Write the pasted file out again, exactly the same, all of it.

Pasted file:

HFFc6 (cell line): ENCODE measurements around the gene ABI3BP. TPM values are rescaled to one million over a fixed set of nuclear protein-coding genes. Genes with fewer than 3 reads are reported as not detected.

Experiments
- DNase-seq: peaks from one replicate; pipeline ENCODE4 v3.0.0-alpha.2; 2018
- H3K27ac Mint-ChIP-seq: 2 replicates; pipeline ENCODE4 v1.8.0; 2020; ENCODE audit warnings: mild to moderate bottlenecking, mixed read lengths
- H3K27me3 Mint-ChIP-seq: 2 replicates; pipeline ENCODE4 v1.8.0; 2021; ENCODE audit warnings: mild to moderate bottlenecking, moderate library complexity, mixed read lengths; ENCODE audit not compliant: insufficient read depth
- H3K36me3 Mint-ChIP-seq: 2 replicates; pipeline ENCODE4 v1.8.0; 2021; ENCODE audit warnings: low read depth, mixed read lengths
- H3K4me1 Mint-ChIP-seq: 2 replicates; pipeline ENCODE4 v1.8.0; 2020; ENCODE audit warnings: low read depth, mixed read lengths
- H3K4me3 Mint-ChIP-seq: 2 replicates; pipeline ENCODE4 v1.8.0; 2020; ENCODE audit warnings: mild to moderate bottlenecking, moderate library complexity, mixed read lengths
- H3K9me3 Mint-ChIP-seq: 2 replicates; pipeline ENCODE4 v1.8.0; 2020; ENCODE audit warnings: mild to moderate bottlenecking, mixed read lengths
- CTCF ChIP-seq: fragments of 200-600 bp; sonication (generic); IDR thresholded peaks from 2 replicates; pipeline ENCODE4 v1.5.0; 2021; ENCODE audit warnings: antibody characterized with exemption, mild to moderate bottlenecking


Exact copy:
HFFc6 (cell line): ENCODE measurements around the gene ABI3BP. TPM values are rescaled to one million over a fixed set of nuclear protein-coding genes. Genes with fewer than 3 reads are reported as not detected.

Experiments
- DNase-seq: peaks from one replicate; pipeline ENCODE4 v3.0.0-alpha.2; 2018
- H3K27ac Mint-ChIP-seq: 2 replicates; pipeline ENCODE4 v1.8.0; 2020; ENCODE audit warnings: mild to moderate bottlenecking, mixed read lengths
- H3K27me3 Mint-ChIP-seq: 2 replicates; pipeline ENCODE4 v1.8.0; 2021; ENCODE audit warnings: mild to moderate bottlenecking, moderate library complexity, mixed read lengths; ENCODE audit not compliant: insufficient read depth
- H3K36me3 Mint-ChIP-seq: 2 replicates; pipeline ENCODE4 v1.8.0; 2021; ENCODE audit warnings: low read depth, mixed read lengths
- H3K4me1 Mint-ChIP-seq: 2 replicates; pipeline ENCODE4 v1.8.0; 2020; ENCODE audit warnings: low read depth, mixed read lengths
- H3K4me3 Mint-ChIP-seq: 2 replicates; pipeline ENCODE4 v1.8.0; 2020; ENCODE audit warnings: mild to moderate bottlenecking, moderate library complexity, mixed read lengths
- H3K9me3 Mint-ChIP-seq: 2 replicates; pipeline ENCODE4 v1.8.0; 2020; ENCODE audit warnings: mild to moderate bottlenecking, mixed read lengths
- CTCF ChIP-seq: fragments of 200-600 bp; sonication (generic); IDR thresholded peaks from 2 replicates; pipeline ENCODE4 v1.5.0; 2021; ENCODE audit warnings: antibody characterized with exemption, mild to moderate bottlenecking